Unless someone knows exactly how the internet works, getting their IP address via social engineering is trivial. Facebook's behavior was not a big deal, though fixing it was a positive thing.
This is an actual privacy bug.
(warning- clicking this link will log you out of facebook with no prompt)
Or, perhaps a way to take the authentication hash + mid hash's from above to perform another function on someone elses account. (like changing the email, or changing privacy settings)
If a user has an application such as advanced wall or super wall you can use the following to log people out.
<object data="http://www.facebook.com/o.php?k=16531b&u=100001103986041... width="0" height="0">
<embed src="http://www.facebook.com/o.php?k=16531b&u=100001103986041... width="0" height="0">
The worst part is that if you just try to login again at the prompt (instead of going to facebook.com) you get redirected back to the post and logged out again in a loop.
Is Google harvesting links from secure pages using their toolbar or something? Are people's personal mails leaking through other means?
I noticed that a few of them are indexed by Google because someone decided to reprint the email - URLs and all - to their blog. But that's a rare exception,and obviously not the case with the author of the article.
I suspect Google found these pages by scanning the directory structure of facebook, indexing all pages in these subdirectorys, and finding more subdirectories to drill in to.
Maybe somebody accessed those pages using the Google toolbar, in that case Google could have known about those pages even if they were not linked from any other pages elsewhere.
URLs and embedded information
Some of our services, including Google Toolbar and Google Web Accelerator, send the uniform resource locators (“URLs”) of web pages that you request to Google. When you use these services, Google will receive and store the URL sent by the web sites you visit, including any personal information inserted into those URLs by the web site operator. Some Google services (such as Google Toolbar) enable you to opt-in or opt-out of sending URLs to Google, while for others (such as Google Web Accelerator) the sending of URLs to Google is intrinsic to the service. When you sign up for any such service, you will be informed clearly that the service sends URLs to Google, and whether and how you can opt-in or opt-out.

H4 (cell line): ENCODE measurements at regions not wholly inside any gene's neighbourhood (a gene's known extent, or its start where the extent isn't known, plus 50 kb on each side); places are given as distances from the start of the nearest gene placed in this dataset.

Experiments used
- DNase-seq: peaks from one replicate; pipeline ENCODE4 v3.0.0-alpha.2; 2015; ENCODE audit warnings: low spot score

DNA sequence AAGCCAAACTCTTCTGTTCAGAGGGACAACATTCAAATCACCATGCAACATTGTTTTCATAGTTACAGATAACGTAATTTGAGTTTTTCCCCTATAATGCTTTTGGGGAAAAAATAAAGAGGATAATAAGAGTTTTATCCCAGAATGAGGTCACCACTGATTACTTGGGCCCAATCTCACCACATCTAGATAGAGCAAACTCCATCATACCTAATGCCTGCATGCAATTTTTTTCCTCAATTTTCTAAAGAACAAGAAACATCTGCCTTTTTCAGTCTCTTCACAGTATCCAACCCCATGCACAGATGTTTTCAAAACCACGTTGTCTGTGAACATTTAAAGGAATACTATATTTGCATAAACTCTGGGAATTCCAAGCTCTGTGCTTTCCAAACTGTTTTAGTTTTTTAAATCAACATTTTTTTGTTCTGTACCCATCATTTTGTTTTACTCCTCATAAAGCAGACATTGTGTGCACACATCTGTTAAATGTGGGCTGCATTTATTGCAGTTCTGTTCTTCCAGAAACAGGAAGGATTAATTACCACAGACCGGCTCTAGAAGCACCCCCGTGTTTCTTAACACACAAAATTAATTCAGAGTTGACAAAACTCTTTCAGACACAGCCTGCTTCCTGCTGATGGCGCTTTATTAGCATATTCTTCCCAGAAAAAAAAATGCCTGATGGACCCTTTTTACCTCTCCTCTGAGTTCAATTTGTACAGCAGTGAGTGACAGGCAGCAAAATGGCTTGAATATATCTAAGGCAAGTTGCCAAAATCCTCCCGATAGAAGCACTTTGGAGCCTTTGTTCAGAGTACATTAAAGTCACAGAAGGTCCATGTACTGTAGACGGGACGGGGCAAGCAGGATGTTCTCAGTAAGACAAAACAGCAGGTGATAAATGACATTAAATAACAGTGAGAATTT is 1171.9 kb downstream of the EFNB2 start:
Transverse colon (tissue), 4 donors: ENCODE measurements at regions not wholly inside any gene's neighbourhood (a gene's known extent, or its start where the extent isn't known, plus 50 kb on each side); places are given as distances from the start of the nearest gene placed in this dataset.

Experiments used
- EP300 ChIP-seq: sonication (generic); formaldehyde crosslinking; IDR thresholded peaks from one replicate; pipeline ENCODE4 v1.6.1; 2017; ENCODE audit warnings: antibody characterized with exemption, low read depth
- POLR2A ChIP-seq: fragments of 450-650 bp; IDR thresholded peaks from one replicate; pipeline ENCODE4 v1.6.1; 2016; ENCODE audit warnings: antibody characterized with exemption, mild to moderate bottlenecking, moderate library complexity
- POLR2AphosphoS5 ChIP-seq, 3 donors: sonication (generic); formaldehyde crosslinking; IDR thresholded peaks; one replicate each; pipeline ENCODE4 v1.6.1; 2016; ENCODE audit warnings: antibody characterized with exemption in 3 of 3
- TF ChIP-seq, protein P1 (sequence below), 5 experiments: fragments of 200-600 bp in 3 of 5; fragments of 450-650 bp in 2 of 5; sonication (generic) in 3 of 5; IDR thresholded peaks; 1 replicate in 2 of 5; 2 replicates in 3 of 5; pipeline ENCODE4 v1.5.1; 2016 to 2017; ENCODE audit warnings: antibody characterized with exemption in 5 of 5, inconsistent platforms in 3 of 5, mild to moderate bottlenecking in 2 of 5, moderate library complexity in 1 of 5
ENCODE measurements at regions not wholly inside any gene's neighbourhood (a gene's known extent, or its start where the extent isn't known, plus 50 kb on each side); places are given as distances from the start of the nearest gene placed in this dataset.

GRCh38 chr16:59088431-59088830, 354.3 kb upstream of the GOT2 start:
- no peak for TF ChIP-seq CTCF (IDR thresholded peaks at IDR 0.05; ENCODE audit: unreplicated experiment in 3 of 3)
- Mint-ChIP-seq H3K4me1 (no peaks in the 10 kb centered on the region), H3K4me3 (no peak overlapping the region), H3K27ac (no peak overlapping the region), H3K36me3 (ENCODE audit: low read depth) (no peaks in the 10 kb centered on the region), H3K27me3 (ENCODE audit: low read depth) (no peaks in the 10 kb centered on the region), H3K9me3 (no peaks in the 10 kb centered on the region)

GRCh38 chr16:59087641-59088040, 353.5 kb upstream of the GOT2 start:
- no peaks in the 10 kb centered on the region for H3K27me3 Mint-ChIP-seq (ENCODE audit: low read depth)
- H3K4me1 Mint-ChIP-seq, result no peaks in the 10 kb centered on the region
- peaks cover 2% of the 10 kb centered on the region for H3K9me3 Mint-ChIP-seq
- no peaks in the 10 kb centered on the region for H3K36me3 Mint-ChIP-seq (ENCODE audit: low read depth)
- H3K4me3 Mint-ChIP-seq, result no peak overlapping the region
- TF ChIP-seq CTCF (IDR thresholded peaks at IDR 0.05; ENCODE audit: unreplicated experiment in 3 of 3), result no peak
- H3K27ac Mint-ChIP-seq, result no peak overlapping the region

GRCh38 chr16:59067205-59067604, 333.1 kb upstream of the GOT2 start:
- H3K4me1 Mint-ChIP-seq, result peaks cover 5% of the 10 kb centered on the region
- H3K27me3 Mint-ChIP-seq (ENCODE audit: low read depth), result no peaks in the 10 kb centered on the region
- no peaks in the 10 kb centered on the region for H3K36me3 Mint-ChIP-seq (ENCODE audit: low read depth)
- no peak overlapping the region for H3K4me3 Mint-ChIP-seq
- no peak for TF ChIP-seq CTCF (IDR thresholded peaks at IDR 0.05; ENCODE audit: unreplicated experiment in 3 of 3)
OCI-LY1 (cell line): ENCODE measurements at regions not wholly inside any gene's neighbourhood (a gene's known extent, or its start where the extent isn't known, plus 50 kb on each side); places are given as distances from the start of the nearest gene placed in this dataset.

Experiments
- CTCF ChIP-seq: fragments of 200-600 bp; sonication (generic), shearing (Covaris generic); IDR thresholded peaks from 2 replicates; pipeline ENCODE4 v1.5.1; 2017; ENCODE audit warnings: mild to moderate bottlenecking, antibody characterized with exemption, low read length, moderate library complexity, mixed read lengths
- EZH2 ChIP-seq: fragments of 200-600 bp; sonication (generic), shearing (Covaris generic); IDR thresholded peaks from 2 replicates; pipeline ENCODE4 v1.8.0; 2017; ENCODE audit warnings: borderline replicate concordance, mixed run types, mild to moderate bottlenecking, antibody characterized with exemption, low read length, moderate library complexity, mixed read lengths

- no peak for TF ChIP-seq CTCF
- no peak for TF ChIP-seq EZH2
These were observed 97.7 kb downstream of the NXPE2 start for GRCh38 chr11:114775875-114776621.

For example, when you submit information to a web page (such as a user login ID or registration information), the operator of that web site may “embed” that information – including personal information – into its URL (typically, after a question mark (“?”) in the URL). When the URL is transmitted to Google, our servers automatically store the URL, including any personal information that has been embedded after the question mark. Google does not exercise any control over these web sites or whether they embed personal information into URLs.
We process your requests in order to operate and improve the Google Toolbar and other Google services. For example, by knowing which web page you are viewing, the PageRank feature of Google Toolbar can show you Google's ranking of that web page. And the Sidewiki feature can tell you if others have written Sidewiki entries on a given page. Likewise, by processing the text on a web page, SpellCheck can offer spelling suggestions and AutoLink can provide useful links to information.
If you go from that Facebook page straight to Google, it'll get indexed.
> The Referer field MUST NOT be sent if the Request-URI was obtained from a source that does not have its own URI, such as input from the user keyboard.
If there were no privacy debate re facebook going on right now I expect this would have stood up on it's own anyway.
"Email Opt-Out | Facebook"
I can also disable facebook emails for them:
What's sad is that because it's numeric, you can run down a whole list of IDs, opting people out or in.
So what's k stand for, crc32() or something like that on the u parameter?